Monday, May 20, 2013
The Chicago Tribune Comic Book: Streamer Kelly
This strip makes me wonder -- kids were (and are?) definitely fascinated by firemen, so why weren't there more features telling the tales of the profession? I guess I answered that question for myself when I read a big batch of Streamer Kelly strips in preparation for this post, and found that the most of the plots revolved around firebugs. When push comes to shove, I guess there's not all that many different plots available that involve firefighting. Oh well, so much for yet another of my million dollar ideas.
One of Streamer Kelly's firebugs is noteworthy, though, for their nom de guerre -- The Joker (see sample #2). The Batman's nemesis predates Streamer Kelly's villain by a good solid year, but still, kinda neat. Unfortunately, given that the creator, Jack Ryan, was also producing comic books in the early 1940s, I have the sinking feeling that he did not come up with the idea independently.
The Streamer Kelly strip had two separate runs. The first, in the Chicago Tribune Comic Book, survived after that section ended by graduating to the main comic section, but the flame was put out on October 31 1943.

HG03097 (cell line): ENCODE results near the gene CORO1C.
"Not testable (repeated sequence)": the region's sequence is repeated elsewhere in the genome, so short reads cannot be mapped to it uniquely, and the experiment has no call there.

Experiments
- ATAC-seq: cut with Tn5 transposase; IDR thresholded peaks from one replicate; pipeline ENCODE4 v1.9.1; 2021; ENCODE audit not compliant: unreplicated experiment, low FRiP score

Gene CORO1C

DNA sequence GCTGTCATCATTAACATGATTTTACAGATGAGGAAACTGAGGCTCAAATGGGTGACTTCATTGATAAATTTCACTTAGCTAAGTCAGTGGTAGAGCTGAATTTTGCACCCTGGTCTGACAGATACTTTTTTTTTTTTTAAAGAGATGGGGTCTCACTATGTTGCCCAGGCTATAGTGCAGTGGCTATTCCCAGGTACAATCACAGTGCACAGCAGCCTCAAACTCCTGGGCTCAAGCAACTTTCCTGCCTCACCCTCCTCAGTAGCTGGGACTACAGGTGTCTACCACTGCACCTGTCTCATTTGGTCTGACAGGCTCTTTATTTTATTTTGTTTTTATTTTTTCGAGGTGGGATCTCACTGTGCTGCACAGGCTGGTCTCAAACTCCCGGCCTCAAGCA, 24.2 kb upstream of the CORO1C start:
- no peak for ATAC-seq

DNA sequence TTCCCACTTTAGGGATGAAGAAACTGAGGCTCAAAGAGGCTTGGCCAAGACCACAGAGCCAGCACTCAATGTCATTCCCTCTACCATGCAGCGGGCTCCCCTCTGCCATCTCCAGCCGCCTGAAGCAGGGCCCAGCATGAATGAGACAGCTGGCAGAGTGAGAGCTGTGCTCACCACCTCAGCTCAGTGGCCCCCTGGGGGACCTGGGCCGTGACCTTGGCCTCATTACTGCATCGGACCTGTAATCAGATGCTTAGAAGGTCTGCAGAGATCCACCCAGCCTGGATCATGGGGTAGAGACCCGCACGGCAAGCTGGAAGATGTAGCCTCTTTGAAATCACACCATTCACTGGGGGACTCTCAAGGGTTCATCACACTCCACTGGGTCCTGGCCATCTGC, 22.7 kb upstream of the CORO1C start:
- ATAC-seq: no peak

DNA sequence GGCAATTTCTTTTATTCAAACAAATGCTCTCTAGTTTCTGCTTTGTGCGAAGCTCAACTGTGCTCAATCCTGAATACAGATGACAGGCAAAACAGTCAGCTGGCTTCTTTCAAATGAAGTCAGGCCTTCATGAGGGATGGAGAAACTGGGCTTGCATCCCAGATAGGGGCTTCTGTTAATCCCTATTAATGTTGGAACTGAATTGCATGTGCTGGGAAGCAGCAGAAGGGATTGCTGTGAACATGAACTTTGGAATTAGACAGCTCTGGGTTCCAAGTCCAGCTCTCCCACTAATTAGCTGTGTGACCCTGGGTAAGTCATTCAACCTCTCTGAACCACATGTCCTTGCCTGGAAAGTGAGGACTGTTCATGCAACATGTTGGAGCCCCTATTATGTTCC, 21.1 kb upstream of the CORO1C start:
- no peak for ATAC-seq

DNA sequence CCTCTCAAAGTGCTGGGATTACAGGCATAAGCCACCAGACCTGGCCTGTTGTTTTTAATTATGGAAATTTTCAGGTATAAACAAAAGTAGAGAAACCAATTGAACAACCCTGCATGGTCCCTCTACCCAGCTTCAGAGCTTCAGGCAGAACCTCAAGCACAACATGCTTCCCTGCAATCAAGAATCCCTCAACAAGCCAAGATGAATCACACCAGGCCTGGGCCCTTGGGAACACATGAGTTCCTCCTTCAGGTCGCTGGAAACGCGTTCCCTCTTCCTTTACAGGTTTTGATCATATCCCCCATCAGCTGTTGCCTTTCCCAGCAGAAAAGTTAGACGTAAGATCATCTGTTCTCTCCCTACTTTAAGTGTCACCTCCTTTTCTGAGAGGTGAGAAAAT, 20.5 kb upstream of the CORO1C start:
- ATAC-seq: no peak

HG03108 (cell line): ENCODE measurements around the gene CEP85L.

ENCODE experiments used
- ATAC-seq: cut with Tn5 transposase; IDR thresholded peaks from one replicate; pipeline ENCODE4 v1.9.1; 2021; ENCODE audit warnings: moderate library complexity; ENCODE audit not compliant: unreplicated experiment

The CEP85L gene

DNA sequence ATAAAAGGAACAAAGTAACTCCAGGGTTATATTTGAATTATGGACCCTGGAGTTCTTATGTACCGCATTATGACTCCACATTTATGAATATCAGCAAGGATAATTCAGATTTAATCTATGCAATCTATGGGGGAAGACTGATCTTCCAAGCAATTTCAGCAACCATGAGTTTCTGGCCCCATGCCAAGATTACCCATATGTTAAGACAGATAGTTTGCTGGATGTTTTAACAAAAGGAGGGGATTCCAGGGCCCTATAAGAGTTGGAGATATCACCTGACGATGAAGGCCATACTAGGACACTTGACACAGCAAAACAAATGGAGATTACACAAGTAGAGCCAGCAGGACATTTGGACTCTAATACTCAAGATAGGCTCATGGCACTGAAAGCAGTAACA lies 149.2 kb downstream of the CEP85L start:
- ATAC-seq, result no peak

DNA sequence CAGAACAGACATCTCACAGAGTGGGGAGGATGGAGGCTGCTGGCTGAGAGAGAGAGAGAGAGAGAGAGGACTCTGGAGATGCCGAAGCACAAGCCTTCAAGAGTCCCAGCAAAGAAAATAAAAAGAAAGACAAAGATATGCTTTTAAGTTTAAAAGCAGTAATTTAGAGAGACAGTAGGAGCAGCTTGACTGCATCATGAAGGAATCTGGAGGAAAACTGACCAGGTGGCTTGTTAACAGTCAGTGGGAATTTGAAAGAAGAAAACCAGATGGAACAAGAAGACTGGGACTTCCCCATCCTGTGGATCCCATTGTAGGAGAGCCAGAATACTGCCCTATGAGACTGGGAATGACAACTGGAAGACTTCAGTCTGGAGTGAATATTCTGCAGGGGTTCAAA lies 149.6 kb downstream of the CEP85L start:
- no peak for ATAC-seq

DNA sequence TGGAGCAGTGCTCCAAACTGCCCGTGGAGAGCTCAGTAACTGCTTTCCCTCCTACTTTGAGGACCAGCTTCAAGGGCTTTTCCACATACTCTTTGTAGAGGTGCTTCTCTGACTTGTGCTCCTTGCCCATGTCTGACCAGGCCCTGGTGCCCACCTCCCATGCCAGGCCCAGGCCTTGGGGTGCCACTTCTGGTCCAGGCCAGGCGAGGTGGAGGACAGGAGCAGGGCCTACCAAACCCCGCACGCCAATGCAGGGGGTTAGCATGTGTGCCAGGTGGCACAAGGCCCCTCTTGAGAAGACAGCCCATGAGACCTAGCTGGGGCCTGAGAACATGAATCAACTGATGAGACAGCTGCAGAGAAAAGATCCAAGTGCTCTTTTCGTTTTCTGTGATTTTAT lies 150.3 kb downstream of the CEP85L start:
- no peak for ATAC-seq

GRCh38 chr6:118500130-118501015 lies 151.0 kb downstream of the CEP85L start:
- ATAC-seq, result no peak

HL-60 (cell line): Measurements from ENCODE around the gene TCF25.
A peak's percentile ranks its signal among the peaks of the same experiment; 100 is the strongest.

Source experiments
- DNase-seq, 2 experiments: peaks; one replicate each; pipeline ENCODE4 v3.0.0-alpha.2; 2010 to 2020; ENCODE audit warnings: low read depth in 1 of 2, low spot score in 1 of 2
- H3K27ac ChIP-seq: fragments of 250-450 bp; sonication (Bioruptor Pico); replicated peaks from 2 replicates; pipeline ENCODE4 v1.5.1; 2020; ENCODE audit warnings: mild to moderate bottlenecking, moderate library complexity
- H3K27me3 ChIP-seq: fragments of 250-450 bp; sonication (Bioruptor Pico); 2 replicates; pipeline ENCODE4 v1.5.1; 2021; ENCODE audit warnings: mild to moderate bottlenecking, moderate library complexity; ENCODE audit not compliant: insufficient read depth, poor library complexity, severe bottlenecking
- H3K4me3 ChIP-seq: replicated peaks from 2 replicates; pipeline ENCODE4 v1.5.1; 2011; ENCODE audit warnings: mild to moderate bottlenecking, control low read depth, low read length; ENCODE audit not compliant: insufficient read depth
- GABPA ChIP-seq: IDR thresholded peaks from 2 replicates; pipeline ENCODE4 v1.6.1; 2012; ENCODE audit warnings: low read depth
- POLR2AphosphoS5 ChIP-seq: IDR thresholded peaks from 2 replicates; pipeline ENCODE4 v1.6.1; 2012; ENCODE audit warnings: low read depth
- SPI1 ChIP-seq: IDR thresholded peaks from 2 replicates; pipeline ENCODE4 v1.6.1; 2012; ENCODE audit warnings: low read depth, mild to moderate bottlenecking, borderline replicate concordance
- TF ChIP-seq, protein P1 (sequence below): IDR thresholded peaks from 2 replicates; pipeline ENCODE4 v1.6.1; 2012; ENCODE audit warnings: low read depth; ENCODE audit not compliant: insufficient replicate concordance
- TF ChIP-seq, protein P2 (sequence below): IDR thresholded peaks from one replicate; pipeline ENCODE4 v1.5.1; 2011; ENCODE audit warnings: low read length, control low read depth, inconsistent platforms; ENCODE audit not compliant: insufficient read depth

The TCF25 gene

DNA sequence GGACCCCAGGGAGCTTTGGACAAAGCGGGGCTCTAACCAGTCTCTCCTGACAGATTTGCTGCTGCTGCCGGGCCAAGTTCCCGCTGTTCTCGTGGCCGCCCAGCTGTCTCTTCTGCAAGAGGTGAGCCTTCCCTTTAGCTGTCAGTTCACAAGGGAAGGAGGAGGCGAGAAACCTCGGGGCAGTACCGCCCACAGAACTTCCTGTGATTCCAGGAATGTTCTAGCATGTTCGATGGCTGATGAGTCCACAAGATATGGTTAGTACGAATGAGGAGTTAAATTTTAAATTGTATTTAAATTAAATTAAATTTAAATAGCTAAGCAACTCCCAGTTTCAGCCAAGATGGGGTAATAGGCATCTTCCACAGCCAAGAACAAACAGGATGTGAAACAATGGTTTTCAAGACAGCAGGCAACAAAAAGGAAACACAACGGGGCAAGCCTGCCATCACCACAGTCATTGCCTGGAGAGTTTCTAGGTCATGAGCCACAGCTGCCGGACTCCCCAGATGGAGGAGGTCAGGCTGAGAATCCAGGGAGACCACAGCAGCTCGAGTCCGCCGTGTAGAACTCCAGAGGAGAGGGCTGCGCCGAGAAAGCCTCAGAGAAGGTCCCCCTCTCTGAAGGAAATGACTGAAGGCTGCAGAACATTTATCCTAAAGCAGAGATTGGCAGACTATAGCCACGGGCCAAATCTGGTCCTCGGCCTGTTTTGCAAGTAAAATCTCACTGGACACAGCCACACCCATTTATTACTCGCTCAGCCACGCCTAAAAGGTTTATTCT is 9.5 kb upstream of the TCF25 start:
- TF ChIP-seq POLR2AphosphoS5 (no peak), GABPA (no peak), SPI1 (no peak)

This might have been because Jack Ryan was called into service, because after the war was over Streamer Kelly reappeared in the Chicago Tribune, starting April 7 1946. The strip ran there until December 31 1950. Considering that I have never seen the strip running in any other paper, I think it's safe to say that the Tribune was uncharacteristically liberal in affording it comic section space all that time.
PS -- the term 'joker' -- used in two different senses in our samples -- deserves explanation (well, at least I was confused). Turns out that the most popular municipal fire alarm system in the U.S., until the 1970s or so, was the Gamewell system. For reasons unknown it was known as the 'Gamewell Joker'. Okay, so maybe Jack Ryan did come up with his Joker character independently after all, taking a cue from the Gamewell device's name.
PPS -- the top sample has been reformatted for this blogpost -- originally the top and bottom halves appeared on separate pages of the Chicago Tribune Comic Book.